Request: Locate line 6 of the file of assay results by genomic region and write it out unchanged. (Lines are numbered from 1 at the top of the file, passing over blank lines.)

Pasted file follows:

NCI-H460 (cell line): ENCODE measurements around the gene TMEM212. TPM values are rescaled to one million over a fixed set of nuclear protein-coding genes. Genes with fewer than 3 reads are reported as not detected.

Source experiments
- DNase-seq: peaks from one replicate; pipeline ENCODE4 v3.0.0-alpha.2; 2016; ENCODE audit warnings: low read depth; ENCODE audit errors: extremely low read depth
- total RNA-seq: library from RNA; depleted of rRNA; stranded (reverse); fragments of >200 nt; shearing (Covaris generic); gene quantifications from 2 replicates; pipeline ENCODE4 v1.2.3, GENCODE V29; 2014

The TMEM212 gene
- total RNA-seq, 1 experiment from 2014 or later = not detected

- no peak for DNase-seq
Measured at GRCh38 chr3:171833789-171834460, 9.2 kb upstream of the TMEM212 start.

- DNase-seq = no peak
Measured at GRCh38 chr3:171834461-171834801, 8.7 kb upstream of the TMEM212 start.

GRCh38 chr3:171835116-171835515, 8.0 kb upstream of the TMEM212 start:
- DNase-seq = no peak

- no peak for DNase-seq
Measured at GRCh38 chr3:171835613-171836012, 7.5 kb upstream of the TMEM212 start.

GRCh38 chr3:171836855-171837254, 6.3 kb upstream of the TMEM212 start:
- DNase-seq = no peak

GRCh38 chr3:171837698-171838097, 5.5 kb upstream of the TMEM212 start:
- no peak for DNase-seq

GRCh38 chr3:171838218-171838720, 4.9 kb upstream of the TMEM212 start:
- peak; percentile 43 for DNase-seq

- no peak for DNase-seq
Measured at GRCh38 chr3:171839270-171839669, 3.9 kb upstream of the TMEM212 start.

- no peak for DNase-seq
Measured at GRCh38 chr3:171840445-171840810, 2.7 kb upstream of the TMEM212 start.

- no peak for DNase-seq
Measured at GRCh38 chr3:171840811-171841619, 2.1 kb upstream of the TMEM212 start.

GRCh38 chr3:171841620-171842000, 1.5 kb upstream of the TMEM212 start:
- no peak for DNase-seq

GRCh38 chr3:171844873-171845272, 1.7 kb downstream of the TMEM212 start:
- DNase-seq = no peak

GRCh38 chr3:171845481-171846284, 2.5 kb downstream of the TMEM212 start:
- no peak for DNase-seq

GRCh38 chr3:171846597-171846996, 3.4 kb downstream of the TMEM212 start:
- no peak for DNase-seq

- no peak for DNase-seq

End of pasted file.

- total RNA-seq, 1 experiment from 2014 or later = not detected